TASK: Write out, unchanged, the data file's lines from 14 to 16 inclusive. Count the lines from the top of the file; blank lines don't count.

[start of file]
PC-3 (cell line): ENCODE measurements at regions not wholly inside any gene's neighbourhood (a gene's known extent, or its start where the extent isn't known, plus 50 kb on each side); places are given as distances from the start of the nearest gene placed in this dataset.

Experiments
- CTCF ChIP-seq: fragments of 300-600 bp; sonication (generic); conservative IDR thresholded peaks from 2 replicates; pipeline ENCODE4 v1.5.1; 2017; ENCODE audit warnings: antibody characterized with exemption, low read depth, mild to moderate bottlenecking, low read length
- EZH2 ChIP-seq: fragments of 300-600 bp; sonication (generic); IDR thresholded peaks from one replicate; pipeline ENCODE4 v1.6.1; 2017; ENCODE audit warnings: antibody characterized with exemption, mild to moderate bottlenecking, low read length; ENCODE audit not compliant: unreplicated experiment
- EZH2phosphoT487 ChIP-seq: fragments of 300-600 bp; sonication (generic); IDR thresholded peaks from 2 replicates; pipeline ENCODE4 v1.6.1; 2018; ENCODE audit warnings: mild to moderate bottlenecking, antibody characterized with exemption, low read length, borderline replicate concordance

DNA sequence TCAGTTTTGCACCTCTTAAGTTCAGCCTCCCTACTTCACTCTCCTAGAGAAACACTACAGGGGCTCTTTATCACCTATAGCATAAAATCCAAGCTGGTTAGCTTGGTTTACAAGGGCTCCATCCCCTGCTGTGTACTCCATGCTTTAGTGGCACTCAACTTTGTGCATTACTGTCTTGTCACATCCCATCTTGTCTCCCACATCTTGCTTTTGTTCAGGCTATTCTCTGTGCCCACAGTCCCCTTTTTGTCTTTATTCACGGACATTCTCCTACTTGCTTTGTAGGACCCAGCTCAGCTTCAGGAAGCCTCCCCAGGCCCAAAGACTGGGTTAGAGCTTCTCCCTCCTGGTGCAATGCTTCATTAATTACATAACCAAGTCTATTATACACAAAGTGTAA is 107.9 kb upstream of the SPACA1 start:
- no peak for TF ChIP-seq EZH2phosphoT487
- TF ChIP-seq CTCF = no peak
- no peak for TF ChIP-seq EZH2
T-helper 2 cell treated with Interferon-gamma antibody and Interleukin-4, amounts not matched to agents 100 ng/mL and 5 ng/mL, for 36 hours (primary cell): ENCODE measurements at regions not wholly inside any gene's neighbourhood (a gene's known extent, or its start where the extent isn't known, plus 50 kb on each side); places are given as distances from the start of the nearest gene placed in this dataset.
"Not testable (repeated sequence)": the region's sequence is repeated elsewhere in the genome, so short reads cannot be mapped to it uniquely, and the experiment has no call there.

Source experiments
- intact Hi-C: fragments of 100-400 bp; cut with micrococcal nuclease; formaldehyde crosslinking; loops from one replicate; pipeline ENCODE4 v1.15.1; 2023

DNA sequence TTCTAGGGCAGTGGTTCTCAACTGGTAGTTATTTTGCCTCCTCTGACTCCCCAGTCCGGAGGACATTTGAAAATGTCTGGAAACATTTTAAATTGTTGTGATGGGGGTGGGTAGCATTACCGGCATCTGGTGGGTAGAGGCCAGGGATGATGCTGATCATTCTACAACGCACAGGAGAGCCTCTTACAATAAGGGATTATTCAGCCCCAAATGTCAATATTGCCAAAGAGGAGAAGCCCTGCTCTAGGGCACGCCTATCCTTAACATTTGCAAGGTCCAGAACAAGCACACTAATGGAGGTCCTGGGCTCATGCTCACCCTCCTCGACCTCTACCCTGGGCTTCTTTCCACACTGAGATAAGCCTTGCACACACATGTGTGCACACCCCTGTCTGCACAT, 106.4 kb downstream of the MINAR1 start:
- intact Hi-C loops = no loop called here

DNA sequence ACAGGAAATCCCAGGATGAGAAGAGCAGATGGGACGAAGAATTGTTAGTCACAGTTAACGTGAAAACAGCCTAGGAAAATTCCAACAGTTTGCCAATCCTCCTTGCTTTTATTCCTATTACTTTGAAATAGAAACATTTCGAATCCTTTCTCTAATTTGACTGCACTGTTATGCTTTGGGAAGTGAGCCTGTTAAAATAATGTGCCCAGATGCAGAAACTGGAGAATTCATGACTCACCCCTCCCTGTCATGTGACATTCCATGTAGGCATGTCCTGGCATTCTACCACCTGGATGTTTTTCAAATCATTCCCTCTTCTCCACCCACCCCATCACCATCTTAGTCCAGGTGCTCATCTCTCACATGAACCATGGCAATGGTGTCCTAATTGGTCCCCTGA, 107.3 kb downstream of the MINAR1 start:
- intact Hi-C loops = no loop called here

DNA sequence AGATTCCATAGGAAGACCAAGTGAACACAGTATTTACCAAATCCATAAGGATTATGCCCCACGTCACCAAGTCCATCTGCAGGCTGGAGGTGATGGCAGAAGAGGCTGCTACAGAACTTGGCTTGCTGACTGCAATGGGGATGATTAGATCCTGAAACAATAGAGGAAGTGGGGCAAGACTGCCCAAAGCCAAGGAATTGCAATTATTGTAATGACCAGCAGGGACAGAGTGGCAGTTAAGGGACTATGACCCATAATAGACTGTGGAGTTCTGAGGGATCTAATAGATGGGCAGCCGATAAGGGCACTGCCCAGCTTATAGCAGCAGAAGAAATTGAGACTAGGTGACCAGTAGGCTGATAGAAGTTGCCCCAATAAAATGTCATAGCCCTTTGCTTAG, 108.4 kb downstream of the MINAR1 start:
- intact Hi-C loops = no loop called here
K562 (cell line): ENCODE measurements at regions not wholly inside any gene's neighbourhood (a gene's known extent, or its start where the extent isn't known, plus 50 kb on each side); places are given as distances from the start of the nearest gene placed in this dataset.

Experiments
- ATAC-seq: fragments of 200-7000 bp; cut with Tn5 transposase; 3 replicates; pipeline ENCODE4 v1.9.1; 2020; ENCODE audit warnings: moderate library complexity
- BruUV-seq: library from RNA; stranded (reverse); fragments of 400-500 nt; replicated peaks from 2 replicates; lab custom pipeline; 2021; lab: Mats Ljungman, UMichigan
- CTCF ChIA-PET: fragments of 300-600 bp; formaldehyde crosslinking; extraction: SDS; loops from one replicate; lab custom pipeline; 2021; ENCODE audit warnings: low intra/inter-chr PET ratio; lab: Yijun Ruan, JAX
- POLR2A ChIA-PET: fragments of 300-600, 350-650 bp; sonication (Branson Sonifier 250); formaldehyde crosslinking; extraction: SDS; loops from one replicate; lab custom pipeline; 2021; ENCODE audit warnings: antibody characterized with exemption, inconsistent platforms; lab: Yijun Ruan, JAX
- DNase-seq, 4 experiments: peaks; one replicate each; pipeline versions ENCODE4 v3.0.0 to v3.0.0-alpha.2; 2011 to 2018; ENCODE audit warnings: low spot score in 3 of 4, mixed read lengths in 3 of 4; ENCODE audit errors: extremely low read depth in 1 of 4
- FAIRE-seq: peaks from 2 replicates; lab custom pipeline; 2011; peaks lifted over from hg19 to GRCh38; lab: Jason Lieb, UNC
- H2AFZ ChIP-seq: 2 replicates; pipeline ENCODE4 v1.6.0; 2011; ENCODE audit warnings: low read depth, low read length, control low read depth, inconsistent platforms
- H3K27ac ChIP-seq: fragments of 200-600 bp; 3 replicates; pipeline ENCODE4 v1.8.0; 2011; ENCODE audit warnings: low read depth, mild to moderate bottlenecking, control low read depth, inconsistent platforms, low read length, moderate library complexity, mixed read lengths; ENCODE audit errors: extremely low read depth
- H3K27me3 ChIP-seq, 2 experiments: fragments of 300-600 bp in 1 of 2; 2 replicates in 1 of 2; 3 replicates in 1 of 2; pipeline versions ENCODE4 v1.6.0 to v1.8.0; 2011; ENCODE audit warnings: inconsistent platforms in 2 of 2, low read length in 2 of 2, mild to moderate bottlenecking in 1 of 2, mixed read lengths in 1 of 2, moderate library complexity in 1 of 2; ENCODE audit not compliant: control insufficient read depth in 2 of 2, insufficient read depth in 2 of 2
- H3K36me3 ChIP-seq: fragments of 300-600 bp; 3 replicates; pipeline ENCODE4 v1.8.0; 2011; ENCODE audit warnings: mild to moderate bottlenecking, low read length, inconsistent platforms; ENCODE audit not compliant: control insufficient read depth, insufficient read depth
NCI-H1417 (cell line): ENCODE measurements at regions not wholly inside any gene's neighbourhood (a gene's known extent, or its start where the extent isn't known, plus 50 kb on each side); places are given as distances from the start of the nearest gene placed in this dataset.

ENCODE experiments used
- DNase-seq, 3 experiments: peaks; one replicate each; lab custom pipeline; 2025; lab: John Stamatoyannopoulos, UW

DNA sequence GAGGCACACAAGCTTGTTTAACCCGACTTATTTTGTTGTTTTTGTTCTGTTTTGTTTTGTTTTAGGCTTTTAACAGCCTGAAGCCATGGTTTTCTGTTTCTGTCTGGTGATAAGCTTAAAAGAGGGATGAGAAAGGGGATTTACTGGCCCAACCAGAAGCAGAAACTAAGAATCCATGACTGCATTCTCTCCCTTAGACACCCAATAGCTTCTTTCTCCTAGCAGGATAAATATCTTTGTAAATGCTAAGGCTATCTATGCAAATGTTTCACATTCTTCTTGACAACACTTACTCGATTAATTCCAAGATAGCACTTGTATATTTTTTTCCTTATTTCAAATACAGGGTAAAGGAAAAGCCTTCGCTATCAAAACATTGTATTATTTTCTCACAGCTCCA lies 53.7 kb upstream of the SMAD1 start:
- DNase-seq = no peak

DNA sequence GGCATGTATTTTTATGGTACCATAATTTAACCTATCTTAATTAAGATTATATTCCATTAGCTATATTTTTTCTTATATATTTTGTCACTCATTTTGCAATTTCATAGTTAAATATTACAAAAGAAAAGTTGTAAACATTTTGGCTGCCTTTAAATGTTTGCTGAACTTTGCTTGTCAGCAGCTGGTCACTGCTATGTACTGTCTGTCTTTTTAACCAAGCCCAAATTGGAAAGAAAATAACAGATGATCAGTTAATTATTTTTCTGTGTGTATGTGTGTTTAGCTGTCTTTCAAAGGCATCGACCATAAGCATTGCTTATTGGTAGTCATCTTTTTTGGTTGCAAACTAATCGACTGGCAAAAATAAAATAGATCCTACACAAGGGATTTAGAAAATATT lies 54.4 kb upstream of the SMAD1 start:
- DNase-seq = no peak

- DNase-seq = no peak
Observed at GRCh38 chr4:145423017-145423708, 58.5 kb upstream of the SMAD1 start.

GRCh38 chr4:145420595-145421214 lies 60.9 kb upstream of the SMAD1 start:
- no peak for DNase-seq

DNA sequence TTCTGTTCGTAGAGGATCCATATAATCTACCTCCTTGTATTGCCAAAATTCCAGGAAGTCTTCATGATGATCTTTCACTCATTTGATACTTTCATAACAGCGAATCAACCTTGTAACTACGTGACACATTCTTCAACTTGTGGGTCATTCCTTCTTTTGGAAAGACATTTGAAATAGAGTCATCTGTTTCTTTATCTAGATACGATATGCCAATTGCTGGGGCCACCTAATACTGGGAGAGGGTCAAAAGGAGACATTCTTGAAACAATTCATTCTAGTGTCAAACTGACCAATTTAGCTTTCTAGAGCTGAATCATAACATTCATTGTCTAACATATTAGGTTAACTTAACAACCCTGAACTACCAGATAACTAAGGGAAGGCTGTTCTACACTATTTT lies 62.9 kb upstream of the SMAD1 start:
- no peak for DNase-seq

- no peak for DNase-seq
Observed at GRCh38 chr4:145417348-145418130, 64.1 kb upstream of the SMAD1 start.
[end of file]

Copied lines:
DNA sequence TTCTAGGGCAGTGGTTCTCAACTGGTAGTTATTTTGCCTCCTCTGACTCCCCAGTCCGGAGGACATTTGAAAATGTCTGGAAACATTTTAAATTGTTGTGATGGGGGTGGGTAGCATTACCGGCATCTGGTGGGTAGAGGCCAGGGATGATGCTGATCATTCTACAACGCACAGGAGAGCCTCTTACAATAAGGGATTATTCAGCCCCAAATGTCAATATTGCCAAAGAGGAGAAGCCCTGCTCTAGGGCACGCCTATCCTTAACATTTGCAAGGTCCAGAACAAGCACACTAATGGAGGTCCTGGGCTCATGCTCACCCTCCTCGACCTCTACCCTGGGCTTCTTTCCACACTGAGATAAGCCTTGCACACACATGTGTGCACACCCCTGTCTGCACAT, 106.4 kb downstream of the MINAR1 start:
- intact Hi-C loops = no loop called here

DNA sequence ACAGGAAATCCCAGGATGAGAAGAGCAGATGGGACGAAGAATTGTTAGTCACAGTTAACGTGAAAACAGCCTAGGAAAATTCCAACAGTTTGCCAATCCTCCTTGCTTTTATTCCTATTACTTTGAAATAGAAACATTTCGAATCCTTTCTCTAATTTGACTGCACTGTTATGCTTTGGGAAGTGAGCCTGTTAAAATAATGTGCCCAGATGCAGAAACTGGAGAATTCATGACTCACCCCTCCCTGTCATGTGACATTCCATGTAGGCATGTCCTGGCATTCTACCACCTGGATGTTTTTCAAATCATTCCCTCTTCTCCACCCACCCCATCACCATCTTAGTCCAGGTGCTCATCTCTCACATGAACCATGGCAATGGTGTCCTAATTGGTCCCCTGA, 107.3 kb downstream of the MINAR1 start: